Macron Prepares a Social War

Newly-elected French President Emmanuel Macron is preparing a historic assault on jobs, wages and labor legislation, to be rammed through by presidential decree in the face of overwhelming public opposition.

Details of Macron’s plans emerged Monday in the run-up to his meetings Tuesday with trade union and business representatives at the Elysée Palace.

After next month’s legislative elections, Macron will demand an enabling act from parliament authorizing the president to decree changes in French labor law. “The reform of the Labor Code has been well planned,” incoming Prime Minister Edouard Philippe told the Journal du Dimanche. “We will now discuss it to enrich it and explain it. This means discussions with the trade unions, which are indispensable, and a parliamentary discussion which will take place during the vote on the enabling act that will allow the government to impose decrees in a context defined by the parliament.”

Philippe said that he and Labor Minister Muriel Pénicaud would work closely with the trade unions and meet bilaterally with each of the major union confederations. “But once the discussion has taken place,” he added, “we will have to act fast. We cannot wait two years to finish the job. Emmanuel Macron has heard the anger of the French people. He also knows how urgent it is to transform the country.”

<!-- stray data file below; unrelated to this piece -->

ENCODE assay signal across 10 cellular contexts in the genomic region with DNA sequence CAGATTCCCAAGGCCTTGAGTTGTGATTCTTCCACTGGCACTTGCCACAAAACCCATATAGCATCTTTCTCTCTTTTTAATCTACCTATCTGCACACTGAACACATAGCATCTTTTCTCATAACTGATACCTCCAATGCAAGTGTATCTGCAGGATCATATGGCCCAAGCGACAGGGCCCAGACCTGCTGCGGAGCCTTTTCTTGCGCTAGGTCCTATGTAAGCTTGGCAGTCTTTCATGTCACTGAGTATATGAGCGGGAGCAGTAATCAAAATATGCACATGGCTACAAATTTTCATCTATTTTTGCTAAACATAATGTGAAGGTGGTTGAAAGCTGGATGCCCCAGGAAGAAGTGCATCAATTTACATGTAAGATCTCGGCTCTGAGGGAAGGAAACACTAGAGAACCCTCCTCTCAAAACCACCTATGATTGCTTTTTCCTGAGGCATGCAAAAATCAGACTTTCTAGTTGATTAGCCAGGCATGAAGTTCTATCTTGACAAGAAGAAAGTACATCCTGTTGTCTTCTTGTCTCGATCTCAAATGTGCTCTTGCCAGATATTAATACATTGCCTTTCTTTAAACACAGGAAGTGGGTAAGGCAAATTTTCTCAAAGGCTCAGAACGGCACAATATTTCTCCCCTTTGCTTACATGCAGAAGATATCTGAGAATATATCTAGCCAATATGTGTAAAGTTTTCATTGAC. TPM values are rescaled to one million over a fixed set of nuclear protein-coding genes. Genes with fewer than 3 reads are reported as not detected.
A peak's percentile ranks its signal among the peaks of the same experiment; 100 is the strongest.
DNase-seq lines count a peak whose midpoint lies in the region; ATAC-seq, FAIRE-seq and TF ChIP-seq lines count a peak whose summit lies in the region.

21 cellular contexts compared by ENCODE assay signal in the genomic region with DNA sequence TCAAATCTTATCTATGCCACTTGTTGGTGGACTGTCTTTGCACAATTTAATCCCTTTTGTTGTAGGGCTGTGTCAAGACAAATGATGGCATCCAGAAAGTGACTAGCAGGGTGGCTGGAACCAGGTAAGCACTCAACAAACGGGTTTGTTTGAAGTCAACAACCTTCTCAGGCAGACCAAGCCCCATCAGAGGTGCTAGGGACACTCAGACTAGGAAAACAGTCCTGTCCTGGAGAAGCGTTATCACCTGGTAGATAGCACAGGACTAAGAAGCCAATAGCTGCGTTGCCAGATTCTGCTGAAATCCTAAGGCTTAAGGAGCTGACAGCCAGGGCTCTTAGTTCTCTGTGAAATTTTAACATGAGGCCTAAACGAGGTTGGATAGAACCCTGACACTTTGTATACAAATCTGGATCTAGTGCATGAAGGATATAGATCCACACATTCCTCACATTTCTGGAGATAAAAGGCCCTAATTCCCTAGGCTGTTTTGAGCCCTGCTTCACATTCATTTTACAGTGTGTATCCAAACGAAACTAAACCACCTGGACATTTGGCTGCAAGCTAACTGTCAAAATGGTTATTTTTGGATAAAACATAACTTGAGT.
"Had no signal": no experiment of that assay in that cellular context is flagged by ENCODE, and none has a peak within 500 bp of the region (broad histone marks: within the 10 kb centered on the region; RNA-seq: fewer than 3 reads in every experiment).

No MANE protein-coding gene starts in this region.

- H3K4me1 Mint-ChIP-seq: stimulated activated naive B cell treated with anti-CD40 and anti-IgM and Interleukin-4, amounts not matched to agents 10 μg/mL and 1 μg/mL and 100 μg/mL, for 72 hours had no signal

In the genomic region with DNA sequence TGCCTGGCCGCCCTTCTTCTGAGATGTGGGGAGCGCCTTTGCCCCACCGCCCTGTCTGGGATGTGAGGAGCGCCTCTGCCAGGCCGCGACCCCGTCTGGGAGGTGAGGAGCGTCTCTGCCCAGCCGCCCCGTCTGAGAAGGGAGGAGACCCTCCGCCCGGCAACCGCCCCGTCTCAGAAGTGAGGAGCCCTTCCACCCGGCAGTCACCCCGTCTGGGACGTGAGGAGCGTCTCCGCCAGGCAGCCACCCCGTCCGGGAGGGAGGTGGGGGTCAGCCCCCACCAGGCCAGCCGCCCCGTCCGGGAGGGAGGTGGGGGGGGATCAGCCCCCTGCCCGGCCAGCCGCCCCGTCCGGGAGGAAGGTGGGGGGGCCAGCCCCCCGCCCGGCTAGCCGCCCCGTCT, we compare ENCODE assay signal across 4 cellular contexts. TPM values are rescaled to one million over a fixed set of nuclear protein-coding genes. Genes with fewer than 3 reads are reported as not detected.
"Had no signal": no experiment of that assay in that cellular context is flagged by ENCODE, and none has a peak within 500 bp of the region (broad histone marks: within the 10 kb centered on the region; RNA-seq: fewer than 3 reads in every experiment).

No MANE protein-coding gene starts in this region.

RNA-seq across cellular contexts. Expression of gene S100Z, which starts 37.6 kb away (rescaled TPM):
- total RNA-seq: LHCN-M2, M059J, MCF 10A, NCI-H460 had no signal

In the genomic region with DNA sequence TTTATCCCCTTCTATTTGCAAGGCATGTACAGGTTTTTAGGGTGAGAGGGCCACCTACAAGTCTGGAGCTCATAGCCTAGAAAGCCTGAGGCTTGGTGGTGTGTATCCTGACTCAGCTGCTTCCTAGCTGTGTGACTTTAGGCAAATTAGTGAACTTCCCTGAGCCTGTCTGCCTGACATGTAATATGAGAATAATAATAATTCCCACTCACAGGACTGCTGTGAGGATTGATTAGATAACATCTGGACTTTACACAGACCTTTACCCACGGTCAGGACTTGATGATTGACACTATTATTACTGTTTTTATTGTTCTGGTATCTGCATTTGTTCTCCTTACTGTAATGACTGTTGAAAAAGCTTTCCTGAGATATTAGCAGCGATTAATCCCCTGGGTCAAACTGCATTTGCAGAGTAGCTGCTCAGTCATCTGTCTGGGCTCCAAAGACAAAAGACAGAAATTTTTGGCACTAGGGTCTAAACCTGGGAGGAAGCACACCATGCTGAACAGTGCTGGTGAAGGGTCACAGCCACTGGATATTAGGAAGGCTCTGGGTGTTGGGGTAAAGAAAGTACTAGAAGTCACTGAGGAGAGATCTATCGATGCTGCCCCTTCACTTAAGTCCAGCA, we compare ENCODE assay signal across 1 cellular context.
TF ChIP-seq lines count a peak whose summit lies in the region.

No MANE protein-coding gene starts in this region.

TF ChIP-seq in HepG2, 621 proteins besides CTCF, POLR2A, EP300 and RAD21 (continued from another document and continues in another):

The decrees being discussed indicate that Macron aims to tear up the entire framework of labor relations in France as they emerged from the liberation from Nazi occupation and the social concessions of the immediate post-World War II period.

Many of these decrees aim to re-introduce provisions into the 2016 labor law that the previous Socialist Party (PS) government removed in order to halt strikes and protests against the law. The PS rammed the law through without a parliamentary vote in the face of opposition from 70 percent of the French population, as riot police were sent under the state of emergency to assault protesters and striking workers. Nevertheless, in order to prevent a social explosion, many provisions favored by Macron were removed. He now wants to reinstate them. They include:

  • Placing a ceiling on the fines that labor courts can assess employers for illegally firing employees. It was widely feared that the imposition of low fine ceilings would emasculate the labor courts: bosses could simply foresee and incorporate the fine for firing employees “without real or serious cause” into the cost of doing business. According toLe Parisien, the ceiling Macron is considering, three months’ wages, is half the current minimum fine of six months’ wages. The goal is clearly to allow businesses to hire and fire at will.
  • Enabling individual firms to negotiate contracts violating industry-level contract agreements and the national Labor Code. Currently, firms can only negotiate contracts that are more beneficial to the workers. Macron’s decree would turn all this labor legislation into a dead letter, since firms could blackmail workers, threatening their jobs if they did not accept contracts inferior to the wages and benefits supposedly guaranteed by industry-level and national agreements.